By the early 1920s, when Ukranian-born Irène Némirovsky began working on what would become Suite Française—the first two parts of a planned five-part novel—she was already a highly successful writer living in Paris. But she was also a Jew, and in 1942 she was arrested and deported to Auschwitz; a month later she was dead. When she was arrested, she had completed two parts of the epic; her daughters took the manuscript with them into hiding.The first part, A Storm in June, opens in the chaos of the massive 1940 exodus from Paris on the eve of the Nazi invasion, during which several families and individuals are thrown together under circumstances beyond their control. In the second part, Dolce, we enter the increasingly complex life of a German-occupied provincial village. Coexisting uneasily with the soldiers billeted among them, the villagers cope as best they can.Suite Française is a singularly piercing evocation of life and death in occupied France, and a brilliant, profoundly moving work of art.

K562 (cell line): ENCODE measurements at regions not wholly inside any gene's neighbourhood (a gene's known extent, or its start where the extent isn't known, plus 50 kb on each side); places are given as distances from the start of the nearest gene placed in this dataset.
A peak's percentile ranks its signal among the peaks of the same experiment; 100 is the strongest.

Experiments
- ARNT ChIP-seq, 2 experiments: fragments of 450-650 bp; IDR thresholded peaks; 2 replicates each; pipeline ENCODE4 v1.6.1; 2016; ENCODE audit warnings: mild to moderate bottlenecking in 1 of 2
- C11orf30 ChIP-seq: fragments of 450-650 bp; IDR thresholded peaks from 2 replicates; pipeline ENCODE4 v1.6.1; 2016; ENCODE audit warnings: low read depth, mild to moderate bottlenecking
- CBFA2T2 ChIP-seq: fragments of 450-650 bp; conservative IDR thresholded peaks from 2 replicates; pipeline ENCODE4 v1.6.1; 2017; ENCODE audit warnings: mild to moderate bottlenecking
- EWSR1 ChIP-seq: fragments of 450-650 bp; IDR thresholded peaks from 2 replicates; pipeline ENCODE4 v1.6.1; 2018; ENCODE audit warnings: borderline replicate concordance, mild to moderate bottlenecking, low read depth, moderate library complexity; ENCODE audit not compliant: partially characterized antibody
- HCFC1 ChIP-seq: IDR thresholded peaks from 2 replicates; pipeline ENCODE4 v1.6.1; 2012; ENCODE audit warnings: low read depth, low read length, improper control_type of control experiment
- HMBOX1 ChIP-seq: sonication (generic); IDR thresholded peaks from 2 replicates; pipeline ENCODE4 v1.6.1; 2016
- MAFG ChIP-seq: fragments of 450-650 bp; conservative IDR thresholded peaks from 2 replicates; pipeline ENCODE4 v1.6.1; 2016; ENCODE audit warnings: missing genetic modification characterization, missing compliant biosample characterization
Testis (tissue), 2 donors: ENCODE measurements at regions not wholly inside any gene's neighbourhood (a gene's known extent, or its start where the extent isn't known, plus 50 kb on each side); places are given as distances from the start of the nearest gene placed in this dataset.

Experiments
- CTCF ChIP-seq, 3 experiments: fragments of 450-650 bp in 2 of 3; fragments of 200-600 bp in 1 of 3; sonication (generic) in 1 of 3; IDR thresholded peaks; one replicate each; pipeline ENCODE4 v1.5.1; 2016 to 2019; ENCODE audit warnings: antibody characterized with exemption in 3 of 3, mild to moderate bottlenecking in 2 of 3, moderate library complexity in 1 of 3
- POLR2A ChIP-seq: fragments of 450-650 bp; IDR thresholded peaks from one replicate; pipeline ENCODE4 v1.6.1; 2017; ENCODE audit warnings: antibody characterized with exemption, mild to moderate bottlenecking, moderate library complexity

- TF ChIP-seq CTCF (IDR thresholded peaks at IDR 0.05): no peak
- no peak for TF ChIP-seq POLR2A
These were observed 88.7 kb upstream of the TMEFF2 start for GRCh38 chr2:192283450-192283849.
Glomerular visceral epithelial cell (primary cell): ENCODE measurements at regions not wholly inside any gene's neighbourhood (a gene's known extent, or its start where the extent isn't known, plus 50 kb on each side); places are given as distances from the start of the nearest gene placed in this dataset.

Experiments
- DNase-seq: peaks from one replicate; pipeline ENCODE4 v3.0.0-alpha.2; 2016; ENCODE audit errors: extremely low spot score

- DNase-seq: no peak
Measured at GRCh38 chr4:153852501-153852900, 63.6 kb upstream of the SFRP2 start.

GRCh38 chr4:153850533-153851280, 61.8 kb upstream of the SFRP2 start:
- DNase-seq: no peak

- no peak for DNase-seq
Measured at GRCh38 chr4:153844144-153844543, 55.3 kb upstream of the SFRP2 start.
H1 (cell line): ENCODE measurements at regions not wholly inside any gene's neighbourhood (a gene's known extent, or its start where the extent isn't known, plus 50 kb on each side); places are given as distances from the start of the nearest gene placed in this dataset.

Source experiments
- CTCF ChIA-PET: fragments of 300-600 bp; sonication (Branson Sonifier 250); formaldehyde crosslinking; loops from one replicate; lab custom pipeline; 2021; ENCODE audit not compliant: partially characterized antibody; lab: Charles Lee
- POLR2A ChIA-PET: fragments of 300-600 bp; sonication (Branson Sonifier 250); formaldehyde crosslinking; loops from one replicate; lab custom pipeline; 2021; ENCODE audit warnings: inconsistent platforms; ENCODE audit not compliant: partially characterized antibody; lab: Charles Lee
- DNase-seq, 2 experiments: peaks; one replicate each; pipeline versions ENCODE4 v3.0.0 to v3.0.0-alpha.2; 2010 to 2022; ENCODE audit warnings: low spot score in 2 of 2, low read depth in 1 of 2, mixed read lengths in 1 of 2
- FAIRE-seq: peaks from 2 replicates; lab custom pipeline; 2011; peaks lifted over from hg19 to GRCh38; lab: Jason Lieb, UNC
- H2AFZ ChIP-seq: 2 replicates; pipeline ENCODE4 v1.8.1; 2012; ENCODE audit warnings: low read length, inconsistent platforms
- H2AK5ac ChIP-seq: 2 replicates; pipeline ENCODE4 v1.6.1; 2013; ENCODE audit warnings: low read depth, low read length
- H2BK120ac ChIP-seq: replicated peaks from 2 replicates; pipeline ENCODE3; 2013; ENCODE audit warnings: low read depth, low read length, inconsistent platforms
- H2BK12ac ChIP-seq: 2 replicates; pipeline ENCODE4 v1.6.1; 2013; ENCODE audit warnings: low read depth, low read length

Excerpted from Suite Francaise
by Iréne Némirovsky
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